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There's a criteria used in my book which describes that $\hat{p}$ is approximately normal provided that $npq \geq 10$. Where did this assumption come from? $n$ is the sample size, $\hat{p} = \frac{x}{n}$, p is the population proportion and $q=1-p$.

My other question deals with normal distribution. Lets say there's a doctor who is measuring 200 three old patients. He finds that $\mu = 38.72$ inches and $\sigma = 3.17$ inches. How do you know that the area under the normal curve between 35 and 38 inches is equal to the area of the standard normal curve between the $z$ scores corresponding to the heights of 35 and 38 inches?

In other words, the standardized version of $x=35$ is -1.17 and the standardized version of $x=38$ is -0.23. How do you know that $P(35 \leq x \leq 38) = P(-1.17 \leq z \leq -0.23)$ ?

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It would be helpful to know what $n$, $p$, $\hat{p}$ and $q$ are. – Nameless Oct 27 '13 at 22:32

That guideline for the normal approximation to the binomial is based on mathematical statistics results that show how fast the binomial converges to the normal. The most accurate way to figure it out would be to calculate or simulate sampling from your population and seeing how the sample average behaves. Absent that, theoretical statisticians have derived a number of criteria, none of them foolproof or guaranteed, that indicate when you will not be "too wrong" in using a Normal distribution with the parameters you indicate.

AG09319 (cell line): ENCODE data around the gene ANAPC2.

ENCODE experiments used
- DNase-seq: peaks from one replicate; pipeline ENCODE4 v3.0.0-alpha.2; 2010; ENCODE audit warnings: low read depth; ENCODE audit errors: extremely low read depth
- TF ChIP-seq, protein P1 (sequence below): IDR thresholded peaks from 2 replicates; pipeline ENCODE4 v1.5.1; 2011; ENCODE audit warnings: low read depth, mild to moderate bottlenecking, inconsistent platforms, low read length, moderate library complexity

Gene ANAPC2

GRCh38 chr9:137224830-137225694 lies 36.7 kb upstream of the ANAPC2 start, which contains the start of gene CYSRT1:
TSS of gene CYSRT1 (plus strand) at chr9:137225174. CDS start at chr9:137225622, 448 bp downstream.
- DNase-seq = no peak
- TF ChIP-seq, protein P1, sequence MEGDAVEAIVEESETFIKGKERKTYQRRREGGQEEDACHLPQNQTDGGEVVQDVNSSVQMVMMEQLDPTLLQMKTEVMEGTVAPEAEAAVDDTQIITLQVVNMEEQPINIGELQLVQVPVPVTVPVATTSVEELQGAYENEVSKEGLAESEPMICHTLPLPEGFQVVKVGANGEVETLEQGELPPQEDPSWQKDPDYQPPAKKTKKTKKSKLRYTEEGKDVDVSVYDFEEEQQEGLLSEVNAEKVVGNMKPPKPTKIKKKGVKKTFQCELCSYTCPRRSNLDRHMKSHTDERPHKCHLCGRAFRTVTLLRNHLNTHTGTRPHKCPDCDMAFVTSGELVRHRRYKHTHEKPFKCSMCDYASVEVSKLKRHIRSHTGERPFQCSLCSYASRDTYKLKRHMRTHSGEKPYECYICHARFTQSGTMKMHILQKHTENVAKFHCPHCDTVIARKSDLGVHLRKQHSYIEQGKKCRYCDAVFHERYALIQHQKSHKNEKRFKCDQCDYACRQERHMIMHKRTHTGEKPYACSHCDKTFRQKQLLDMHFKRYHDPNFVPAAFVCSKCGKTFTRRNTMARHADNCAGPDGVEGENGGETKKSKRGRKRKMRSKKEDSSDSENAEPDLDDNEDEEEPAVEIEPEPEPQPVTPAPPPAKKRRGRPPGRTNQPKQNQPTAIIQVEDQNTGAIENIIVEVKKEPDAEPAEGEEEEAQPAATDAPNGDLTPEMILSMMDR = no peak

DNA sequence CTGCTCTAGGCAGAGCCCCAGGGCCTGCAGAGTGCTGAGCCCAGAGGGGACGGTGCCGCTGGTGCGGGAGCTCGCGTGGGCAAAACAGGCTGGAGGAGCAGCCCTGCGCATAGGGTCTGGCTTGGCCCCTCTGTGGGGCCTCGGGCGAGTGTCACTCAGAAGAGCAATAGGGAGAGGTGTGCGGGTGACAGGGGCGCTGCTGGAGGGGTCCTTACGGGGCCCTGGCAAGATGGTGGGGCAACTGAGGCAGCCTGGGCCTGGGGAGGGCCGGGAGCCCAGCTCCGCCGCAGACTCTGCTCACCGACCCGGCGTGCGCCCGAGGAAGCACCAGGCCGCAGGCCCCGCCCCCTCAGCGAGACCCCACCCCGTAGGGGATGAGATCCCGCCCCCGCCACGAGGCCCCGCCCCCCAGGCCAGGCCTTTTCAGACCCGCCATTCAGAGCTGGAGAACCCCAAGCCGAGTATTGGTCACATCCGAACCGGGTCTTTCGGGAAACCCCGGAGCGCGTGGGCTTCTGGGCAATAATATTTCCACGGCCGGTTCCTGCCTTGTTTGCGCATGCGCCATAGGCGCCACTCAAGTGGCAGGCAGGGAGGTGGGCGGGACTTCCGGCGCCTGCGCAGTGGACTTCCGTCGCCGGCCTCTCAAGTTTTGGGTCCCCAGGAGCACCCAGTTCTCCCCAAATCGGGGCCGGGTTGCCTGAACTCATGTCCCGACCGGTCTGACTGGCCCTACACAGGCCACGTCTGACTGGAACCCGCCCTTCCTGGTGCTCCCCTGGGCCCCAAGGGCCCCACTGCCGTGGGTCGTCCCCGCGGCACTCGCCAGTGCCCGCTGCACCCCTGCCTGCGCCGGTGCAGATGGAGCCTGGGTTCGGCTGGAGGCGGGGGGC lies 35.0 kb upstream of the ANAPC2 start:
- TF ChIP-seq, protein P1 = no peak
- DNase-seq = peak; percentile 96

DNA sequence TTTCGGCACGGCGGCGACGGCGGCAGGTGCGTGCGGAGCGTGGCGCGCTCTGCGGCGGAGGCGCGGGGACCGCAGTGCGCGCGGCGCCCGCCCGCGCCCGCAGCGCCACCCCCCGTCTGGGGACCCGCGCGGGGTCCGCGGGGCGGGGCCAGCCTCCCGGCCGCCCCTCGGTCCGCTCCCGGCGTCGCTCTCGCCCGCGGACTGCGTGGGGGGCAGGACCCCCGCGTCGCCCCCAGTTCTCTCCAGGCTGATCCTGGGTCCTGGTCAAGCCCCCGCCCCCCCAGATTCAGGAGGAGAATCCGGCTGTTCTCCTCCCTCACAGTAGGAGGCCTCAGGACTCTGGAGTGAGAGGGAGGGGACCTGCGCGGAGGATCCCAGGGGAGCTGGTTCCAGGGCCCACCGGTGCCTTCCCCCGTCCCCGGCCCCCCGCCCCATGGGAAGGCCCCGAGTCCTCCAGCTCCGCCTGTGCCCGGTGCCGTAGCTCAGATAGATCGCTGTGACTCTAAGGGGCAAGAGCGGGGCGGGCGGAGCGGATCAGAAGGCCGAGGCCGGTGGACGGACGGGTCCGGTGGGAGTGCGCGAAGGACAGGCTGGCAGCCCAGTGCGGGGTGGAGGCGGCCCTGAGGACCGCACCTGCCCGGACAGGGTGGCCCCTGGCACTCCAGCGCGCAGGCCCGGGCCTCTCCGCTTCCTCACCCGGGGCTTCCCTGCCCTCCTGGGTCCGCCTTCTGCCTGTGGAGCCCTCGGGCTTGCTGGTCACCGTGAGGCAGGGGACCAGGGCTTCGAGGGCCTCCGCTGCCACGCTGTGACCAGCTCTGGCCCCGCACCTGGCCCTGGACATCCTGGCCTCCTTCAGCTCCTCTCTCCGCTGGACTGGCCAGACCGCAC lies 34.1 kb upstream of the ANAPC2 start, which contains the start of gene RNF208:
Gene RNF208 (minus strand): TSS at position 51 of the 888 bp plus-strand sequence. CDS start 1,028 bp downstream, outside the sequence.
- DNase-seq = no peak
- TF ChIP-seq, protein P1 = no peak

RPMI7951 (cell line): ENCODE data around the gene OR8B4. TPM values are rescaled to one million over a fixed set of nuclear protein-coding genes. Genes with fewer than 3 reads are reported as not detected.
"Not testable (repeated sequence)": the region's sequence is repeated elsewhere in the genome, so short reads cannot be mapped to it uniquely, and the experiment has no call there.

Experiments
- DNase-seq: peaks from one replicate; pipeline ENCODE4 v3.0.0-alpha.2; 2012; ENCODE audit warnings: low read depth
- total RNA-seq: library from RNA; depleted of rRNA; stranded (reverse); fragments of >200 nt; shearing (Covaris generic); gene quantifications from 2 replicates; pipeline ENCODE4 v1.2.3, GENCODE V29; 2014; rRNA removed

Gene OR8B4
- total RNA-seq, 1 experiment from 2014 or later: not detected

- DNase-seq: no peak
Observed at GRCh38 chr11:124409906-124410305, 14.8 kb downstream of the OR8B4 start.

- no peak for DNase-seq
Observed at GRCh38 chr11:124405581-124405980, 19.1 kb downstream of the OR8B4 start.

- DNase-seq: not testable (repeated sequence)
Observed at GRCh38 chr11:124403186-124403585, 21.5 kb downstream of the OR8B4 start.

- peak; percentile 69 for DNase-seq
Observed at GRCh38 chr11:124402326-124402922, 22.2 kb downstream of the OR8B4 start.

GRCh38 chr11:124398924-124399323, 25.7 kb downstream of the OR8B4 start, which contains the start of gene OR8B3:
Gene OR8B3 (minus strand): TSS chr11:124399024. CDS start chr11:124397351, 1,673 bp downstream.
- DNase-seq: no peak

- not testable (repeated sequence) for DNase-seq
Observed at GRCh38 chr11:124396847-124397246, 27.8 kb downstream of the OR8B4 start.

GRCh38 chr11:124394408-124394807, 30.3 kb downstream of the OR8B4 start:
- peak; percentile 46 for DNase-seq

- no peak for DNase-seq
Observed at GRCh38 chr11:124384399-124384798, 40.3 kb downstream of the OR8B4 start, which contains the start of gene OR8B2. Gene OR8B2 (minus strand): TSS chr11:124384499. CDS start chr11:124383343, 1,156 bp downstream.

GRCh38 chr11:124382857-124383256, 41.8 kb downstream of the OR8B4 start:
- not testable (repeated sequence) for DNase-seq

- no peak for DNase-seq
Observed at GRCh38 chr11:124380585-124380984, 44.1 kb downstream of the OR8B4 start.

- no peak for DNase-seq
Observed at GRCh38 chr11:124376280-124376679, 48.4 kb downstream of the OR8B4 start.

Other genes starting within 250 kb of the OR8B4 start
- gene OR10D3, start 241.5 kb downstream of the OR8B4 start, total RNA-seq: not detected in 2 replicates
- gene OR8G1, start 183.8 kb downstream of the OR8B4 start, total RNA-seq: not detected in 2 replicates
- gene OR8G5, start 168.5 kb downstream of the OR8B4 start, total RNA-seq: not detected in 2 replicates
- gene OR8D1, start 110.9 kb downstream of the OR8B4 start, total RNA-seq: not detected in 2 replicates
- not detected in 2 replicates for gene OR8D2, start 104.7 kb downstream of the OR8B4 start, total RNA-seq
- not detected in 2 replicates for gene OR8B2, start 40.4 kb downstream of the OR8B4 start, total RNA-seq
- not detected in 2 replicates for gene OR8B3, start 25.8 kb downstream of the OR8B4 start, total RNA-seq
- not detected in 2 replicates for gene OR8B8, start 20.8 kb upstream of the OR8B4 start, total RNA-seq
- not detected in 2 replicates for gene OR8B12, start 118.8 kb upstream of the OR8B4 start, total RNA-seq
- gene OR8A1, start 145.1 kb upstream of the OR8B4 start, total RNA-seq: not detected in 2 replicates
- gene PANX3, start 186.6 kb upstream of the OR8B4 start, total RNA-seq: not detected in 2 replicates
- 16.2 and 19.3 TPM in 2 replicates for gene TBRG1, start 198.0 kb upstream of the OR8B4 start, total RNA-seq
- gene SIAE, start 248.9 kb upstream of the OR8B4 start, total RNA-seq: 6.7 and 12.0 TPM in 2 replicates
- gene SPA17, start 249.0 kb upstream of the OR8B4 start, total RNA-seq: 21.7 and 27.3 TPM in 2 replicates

For you second question: You don't "know," it's an assumption...or, in some cases, a hope ;-) In actual statistics, you really should verify distribution assumptions, not just assume it. However, homework problems typically just assert these things to make the problems easier to solve. As you get experience with different datasets, you may come to know when a normal approximation is OK..but you are never guaranteed of a normal distribution unless you know your population is normal.

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